5 Ways to Avoid Workplace Politics & Build Team Rapport

5 Ways to Avoid Workplace Politics & Build Team Rapport

Competition has definitely been attributed as one of the primary reasons American business has been so successful. No surprise then, the American workplace is also competitive as well. Unfortunately, a side effect of competition is the nature of office politics, particularly when competition is not just based on performance. When networking, familiarity, friendships, and relationships have an influence in competitiveness for better-paying roles, then politics can trigger some negative reactions as people jockey to out-maneuver each other for a promotion or better pay.

Some career paths thrive on competition and office politics. However, team projects and teamwork are not areas where this is productive. After all, the whole point of being on a team is to function as a team, not as competing individuals. That said, politics are pervasive, and can appear at every level of employment. Thus it’s management’s responsibility to keep a cap on this potentially negative element, especially when teams are charged with important work that needs to get done.

There are a number of tools managers can use to keep office politics contained and relatively harmless. These tools focus on human behavior and team-building expectations, reminding everyone involved to keep functioning as a team instead of only worrying about their individual interests. They are most effective when used repeatedly and are supported by top-down messaging. It also helps that people become invested in the team’s work, versus just “working” because they have to.

Following are five tools recommended as best practices in neutralizing office politics and enhancing teams:

1. Avoid the Ladder People – Teams need to be composed of folks who want to see their talent produce something even better with others than they could ever produce on their own. Ladder-climbers aren’t interested in sticking around to see results. They only join the team because they think it might help in promotion chances. These folks end up being a waste of time and cause a lot of bitterness on teams when teamwork is needed the most, in the middle of the project. Instead, avoid these characters altogether if possible, choosing team candidates who will stay in for the long haul.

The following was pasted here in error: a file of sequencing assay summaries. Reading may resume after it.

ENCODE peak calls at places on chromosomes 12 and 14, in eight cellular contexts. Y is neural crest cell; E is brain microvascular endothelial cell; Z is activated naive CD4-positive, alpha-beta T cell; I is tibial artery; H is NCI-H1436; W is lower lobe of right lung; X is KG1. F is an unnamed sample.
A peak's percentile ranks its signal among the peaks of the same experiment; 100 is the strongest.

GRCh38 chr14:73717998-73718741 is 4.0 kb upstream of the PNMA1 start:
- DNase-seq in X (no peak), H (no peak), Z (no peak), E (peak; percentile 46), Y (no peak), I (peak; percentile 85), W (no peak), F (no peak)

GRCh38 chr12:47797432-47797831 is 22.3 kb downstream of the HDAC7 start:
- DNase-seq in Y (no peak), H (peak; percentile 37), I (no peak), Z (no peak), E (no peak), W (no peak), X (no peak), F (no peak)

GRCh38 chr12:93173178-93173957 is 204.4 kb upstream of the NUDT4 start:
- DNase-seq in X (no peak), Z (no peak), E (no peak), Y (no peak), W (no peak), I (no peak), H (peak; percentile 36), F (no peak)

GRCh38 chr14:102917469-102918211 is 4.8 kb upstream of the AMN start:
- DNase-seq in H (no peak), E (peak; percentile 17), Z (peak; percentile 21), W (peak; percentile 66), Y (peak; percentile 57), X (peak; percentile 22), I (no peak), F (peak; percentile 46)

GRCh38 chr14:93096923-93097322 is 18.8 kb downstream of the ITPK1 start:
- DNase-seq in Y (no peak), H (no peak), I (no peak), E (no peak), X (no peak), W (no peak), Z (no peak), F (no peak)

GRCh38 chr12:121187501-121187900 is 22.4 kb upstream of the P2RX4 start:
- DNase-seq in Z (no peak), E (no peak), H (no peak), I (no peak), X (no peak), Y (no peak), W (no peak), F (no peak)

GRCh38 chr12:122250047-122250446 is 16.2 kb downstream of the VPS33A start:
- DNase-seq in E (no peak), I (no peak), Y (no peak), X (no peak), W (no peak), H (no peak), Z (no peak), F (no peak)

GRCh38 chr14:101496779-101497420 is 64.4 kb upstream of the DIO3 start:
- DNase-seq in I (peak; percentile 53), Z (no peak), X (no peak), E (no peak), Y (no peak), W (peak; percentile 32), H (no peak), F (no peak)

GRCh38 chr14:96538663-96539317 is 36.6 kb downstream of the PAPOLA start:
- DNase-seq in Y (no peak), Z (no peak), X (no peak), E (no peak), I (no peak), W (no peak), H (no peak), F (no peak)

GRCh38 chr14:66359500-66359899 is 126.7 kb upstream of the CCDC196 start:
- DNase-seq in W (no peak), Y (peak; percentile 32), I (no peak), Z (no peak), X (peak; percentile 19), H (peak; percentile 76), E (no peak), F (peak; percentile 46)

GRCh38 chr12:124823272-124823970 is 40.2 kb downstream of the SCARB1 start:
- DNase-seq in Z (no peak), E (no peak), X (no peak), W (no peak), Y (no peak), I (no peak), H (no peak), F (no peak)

2. Lead Through Personal Actions – Call it leading by example or practicing what you preach. If you want politics to be diluted, you have to practice that principle as a manager. That means mentoring everyone on the team, having no favorites, and focusing on everyone’s productivity. Folks will respond far more cohesively if they sense there is no advantage to seeking favoritism.

3. Avoid Being Close Friends – As a supervisor we all want to be liked and listened to. However, a big mistake is trying to be everyone’s friend. This opens the door for favors and then being compromised. Instead, a supervisor should focus on coaching, mentoring and directing. Staying on this track will gain a reputation of being fair, which most teams will respect and follow.

4. Document and Use Objective Metrics – Office politics can easily find their way into an issue when supervisors rely on their memories and opinions alone. Instead, the use of consistent documentation of performance and objective metrics provide far better benchmarks that people can’t usually argue with. And, even better, they can’t be interpreted as an action of favoritism when applied.

5. Use Clear Communication Regularly – Office politics find traction when people rely on gossip to answer their questions regarding what’s going on. Instead, regular communication and direction fills the gaps so that gossip becomes irrelevant. Since everyone is getting the same messaging and direction, there is no confusion about what a supervisor might have meant.

Teams work best and produce success the most when everyone has input and is learning from each other. That can’t happen if members feel they are being undermined by a coworker. So it is essential for a supervisor or project leader to minimize office politics right away with management’s support. Otherwise, the whole team building venture can end up being a waste of time and money.